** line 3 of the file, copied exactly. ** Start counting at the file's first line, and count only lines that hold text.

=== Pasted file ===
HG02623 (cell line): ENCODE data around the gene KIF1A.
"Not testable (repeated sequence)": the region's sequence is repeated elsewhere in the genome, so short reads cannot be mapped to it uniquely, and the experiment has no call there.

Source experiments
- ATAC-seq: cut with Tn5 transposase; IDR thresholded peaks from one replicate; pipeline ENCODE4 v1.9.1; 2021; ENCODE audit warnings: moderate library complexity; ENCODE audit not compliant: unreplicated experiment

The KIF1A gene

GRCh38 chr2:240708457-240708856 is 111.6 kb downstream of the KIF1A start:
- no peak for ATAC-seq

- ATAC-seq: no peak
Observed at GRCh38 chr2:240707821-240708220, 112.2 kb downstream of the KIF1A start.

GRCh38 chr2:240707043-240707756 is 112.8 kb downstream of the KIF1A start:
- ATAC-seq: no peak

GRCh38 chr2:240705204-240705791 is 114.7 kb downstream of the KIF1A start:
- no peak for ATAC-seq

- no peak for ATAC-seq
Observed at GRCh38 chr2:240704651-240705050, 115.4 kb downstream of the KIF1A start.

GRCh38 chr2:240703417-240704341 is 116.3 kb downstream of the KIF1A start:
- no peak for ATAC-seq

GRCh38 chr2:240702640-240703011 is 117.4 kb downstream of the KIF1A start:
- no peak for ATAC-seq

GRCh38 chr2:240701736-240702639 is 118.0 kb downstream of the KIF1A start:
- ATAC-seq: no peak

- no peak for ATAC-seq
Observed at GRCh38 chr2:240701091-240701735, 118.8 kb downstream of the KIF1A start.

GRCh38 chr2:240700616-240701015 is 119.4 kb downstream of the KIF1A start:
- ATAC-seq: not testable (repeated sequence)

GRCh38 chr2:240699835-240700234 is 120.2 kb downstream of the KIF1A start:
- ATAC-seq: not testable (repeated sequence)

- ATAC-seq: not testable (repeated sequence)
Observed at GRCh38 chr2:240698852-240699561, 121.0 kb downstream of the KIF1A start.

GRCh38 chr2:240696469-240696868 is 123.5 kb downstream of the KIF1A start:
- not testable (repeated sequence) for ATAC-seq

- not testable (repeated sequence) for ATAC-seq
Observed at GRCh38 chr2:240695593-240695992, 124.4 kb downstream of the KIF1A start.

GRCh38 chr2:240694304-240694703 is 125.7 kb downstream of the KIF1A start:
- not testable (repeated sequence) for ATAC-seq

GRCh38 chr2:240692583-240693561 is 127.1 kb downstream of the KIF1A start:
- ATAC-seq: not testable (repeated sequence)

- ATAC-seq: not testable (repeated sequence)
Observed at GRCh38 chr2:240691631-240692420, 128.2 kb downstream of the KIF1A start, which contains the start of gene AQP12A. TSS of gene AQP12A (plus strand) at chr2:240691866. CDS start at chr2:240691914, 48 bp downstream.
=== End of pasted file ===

Source experiments